Wednesday, February 18, 2009

If I Build It...

(OK, so I'm hopeless at routinely writing here :-) I got my copy of Sunken Treasure by Wil Wheaton yesterday and I've been inspired to have a go at narrative non-fiction. Even though I have a story half written for next week's Basingstoke Writers' Circle. Read into that what you will!)

I regressed to childhood a couple of Saturdays ago and spent a few hours rummaging through a huge cardboard box full of Lego. As I raked Lego blocks back and forth, trying to find that last elusive flat, yellow, three stud-long piece I needed, I felt a connection to my six-year-old self, when I built the set for the first time, on the living room floor in 1979.

It all started when Jonathan Ross tweeted a question: “Best toy you ever got as a kid ? Or toys ?” I didn’t really get in to Action Man and the second-hand (or more) Scalextric I pestered for at a jumble sale turned me off it permanently when it utterly failed to work. My dad introduced me to Hornby trains, but to be honest I was more interested in making up stories for them, after a strict diet of Thomas the Tank Engine stories, than I was in running them around the circuits of track. I had Matchbox and Corgi cars, but they didn’t do much apart from roll around the floor, or around in circles once the axle became bent.

No, for me, there were only two toy universes when I was a child. The first was Star Wars. Collecting the toys was a no-brainer really, though I could be called a late starter as I didn’t see Star Wars (OK, OK, Star Wars Episode IV: A New Hope) at the cinema. I remember not being too entranced by The Empire Strikes Back at age 8; I took a toilet break during the escape from Cloud City. It was the toys that cemented Star Wars in my mind. I would recreate the Hoth Rebel base out of the contents of Mum’s towel collection, filling the landing with carefully arranged terry cloth, so I could replay scenes from the movie or make up my own stories, the characters I hardly knew growing and evolving in my mind.

The other universe was my childhood Force, surrounding and penetrating every moment of my playtime, binding all the other toys together.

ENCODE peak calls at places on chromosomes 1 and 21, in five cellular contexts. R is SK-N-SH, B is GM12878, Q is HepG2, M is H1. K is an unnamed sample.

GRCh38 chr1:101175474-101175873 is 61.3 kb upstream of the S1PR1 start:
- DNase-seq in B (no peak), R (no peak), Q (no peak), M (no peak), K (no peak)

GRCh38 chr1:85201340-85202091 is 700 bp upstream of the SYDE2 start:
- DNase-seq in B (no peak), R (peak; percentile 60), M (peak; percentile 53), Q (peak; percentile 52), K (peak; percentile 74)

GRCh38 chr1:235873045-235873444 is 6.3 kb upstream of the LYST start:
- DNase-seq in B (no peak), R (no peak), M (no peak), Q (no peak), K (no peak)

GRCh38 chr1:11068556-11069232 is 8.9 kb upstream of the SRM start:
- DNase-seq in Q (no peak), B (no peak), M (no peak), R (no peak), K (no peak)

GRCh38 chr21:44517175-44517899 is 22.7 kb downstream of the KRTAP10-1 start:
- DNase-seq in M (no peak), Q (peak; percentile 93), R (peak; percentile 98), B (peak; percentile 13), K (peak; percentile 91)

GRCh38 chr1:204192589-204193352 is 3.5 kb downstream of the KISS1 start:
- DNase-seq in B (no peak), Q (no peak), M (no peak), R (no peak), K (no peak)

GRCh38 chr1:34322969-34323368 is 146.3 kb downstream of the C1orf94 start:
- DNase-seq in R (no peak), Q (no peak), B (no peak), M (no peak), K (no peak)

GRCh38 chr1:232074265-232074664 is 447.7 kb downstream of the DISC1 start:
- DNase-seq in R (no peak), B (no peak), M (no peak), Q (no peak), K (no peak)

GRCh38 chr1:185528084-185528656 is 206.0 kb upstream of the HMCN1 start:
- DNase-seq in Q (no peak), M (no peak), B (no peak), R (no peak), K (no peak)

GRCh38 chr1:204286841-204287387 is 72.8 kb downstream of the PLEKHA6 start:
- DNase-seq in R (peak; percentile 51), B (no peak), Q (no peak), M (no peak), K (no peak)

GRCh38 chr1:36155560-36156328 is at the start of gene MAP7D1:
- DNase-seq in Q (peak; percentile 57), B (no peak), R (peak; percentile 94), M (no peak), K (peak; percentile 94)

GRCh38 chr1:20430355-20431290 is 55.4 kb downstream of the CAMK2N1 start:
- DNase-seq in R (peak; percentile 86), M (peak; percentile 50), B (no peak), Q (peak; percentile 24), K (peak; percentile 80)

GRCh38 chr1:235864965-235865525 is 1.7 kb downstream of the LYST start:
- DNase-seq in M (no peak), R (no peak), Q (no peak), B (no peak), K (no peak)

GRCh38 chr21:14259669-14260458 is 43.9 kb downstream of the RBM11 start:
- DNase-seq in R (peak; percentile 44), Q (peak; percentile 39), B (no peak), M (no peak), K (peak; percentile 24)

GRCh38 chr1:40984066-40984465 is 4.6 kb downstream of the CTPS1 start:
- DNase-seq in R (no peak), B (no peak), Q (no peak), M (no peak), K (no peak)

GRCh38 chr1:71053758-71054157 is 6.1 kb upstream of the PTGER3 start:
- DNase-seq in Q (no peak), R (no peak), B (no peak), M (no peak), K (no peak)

I’d build Imperial bases out of it (perfectly camouflaged against the snow in vivid red), squinting at blurry, out-of-focus catalogue photos of the sets I couldn’t afford or was too impatient to wait for. Cars would race around tracks with deviously placed Lego obstacles and jumps. Trains would pull wagons filled with one-stud blocks, where I’d run out of little plastic coal sacks, and crash into Lego landslides.

I came to Lego when my parents bought a huge box of it, second-hand. Now I get the feeling there must have been some vintage sets in there, but without the plans, all I had was my imagination. I don’t think I managed to get very far at making my own models. Then I was given Lego sets and there was order in my life.

I’d never seen this much gray Lego before, but somehow it was absolutely right for a spaceship. The bags had been emptied across the light-brown, coarse living room carpet, over my usual play place by the bookshelves, next to the hi-fi. The instruction book was open, plates aligned in front of it matching the drawings on the paper. I have no idea of what was going on around me; I had fallen so deeply into a world of building that all I can recall is adding blue blocks to gray plates, putting hinges together and growing ever more excited that I’d soon be flying LL928 around the house. I knew instinctively it would fly; it was shaped like a dart, it had four, *FOUR* massive engines with another three underneath, it had guns, it had a tail which came apart so the cargo bay could open. At age six, that was all it needed to fly in space.

At age thirty-five, I know that a Borg cube is as able to fly in space as the Galaxy Explorer. Thanks to the World Wide Web, I also know that it is called the Galaxy Explorer. As I settled down to build, the instructions were arranged on my MacBook Pro, rather than on paper, the originals lost to time like some ancient Egyptian papyrus. But that was all that had changed in thirty years, once I delved into that cardboard box of Lego and began building LL928 again. The noise of Lego bricks cascading over one another filled the room, the sound of creativity that I’d known all my childhood surrounding me again. I am a husband, a home-owner, supporting my family by working a 35 hour week, bearing my responsibilities on (hopefully) strong shoulders. By the time I began arranging the grey plates on the beige, spare room carpet though, it had all fallen away from me. The worries, the doubts, the stresses of grown-up life had all been replaced with the simple need to add an eight-long, two-stud wide plate in the right place, to find six black and three yellow plates in a mound of Lego. Counting with a finger along the image on the screen, making sure I had each piece exactly positioned. Pushing unattached plates together to make sure I didn’t forget one or, worse still, attach one wrongly. Scrabbling in the box for what seemed like every single gray, three stud long plate I owned, finding other pieces that brought back snippets of memories. The pure, joyful simplicity of following the instructions and making something carried me along for three hours, until the model was complete.

Of course, thirty years is a long time. Tail fins had broken. Hinges had snapped. But what would once have made me give up simply made me roll up my sleeves and think, “how do I fix this?” I suppose that’s the benefit of growing up. When we’re young, the unexpected stymies us. When we’re grown up, the unexpected is, more often than not, what we have to deal with every day. From now on, though, whenever I need a break from it all, I’m going to roll up my sleeves and rummage in my Lego bricks.